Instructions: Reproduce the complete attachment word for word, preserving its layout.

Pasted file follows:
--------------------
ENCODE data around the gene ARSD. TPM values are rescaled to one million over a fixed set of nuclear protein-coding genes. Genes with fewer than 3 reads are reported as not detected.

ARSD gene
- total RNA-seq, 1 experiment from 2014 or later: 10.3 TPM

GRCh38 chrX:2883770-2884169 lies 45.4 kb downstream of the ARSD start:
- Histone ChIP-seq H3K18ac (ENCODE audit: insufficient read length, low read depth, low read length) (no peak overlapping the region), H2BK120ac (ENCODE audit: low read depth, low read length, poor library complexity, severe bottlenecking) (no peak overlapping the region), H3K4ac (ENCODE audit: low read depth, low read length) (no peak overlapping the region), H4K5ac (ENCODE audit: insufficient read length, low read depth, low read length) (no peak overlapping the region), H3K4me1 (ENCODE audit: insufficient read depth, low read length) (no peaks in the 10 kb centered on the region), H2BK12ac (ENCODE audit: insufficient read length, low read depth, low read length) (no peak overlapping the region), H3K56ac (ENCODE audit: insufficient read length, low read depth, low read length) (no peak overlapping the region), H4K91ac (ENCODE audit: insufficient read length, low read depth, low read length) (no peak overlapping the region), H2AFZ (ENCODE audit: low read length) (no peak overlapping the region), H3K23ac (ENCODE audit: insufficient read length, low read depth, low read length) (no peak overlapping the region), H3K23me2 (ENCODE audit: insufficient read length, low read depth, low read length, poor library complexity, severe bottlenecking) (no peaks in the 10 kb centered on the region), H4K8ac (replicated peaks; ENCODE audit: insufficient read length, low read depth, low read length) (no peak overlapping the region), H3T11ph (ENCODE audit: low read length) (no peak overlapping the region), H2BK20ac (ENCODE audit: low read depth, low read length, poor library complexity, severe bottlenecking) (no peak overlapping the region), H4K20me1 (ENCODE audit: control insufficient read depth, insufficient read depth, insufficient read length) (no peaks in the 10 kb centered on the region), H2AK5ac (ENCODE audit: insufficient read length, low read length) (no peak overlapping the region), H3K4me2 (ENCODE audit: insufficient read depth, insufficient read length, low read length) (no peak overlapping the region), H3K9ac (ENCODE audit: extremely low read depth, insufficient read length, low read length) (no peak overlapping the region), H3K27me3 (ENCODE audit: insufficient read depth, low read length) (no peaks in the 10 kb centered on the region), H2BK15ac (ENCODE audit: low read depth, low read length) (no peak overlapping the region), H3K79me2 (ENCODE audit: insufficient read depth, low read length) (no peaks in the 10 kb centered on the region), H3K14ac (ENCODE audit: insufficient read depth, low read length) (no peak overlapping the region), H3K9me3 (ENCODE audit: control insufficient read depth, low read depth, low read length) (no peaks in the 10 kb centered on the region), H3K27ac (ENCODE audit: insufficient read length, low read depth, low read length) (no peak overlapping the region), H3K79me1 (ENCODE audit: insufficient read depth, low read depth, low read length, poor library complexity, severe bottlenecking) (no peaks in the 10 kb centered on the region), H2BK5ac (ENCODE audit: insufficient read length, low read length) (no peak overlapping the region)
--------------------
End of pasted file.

ENCODE data around the gene ARSD. TPM values are rescaled to one million over a fixed set of nuclear protein-coding genes. Genes with fewer than 3 reads are reported as not detected.

ARSD gene
- total RNA-seq, 1 experiment from 2014 or later: 10.3 TPM

GRCh38 chrX:2883770-2884169 lies 45.4 kb downstream of the ARSD start:
- Histone ChIP-seq H3K18ac (ENCODE audit: insufficient read length, low read depth, low read length) (no peak overlapping the region), H2BK120ac (ENCODE audit: low read depth, low read length, poor library complexity, severe bottlenecking) (no peak overlapping the region), H3K4ac (ENCODE audit: low read depth, low read length) (no peak overlapping the region), H4K5ac (ENCODE audit: insufficient read length, low read depth, low read length) (no peak overlapping the region), H3K4me1 (ENCODE audit: insufficient read depth, low read length) (no peaks in the 10 kb centered on the region), H2BK12ac (ENCODE audit: insufficient read length, low read depth, low read length) (no peak overlapping the region), H3K56ac (ENCODE audit: insufficient read length, low read depth, low read length) (no peak overlapping the region), H4K91ac (ENCODE audit: insufficient read length, low read depth, low read length) (no peak overlapping the region), H2AFZ (ENCODE audit: low read length) (no peak overlapping the region), H3K23ac (ENCODE audit: insufficient read length, low read depth, low read length) (no peak overlapping the region), H3K23me2 (ENCODE audit: insufficient read length, low read depth, low read length, poor library complexity, severe bottlenecking) (no peaks in the 10 kb centered on the region), H4K8ac (replicated peaks; ENCODE audit: insufficient read length, low read depth, low read length) (no peak overlapping the region), H3T11ph (ENCODE audit: low read length) (no peak overlapping the region), H2BK20ac (ENCODE audit: low read depth, low read length, poor library complexity, severe bottlenecking) (no peak overlapping the region), H4K20me1 (ENCODE audit: control insufficient read depth, insufficient read depth, insufficient read length) (no peaks in the 10 kb centered on the region), H2AK5ac (ENCODE audit: insufficient read length, low read length) (no peak overlapping the region), H3K4me2 (ENCODE audit: insufficient read depth, insufficient read length, low read length) (no peak overlapping the region), H3K9ac (ENCODE audit: extremely low read depth, insufficient read length, low read length) (no peak overlapping the region), H3K27me3 (ENCODE audit: insufficient read depth, low read length) (no peaks in the 10 kb centered on the region), H2BK15ac (ENCODE audit: low read depth, low read length) (no peak overlapping the region), H3K79me2 (ENCODE audit: insufficient read depth, low read length) (no peaks in the 10 kb centered on the region), H3K14ac (ENCODE audit: insufficient read depth, low read length) (no peak overlapping the region), H3K9me3 (ENCODE audit: control insufficient read depth, low read depth, low read length) (no peaks in the 10 kb centered on the region), H3K27ac (ENCODE audit: insufficient read length, low read depth, low read length) (no peak overlapping the region), H3K79me1 (ENCODE audit: insufficient read depth, low read depth, low read length, poor library complexity, severe bottlenecking) (no peaks in the 10 kb centered on the region), H2BK5ac (ENCODE audit: insufficient read length, low read length) (no peak overlapping the region)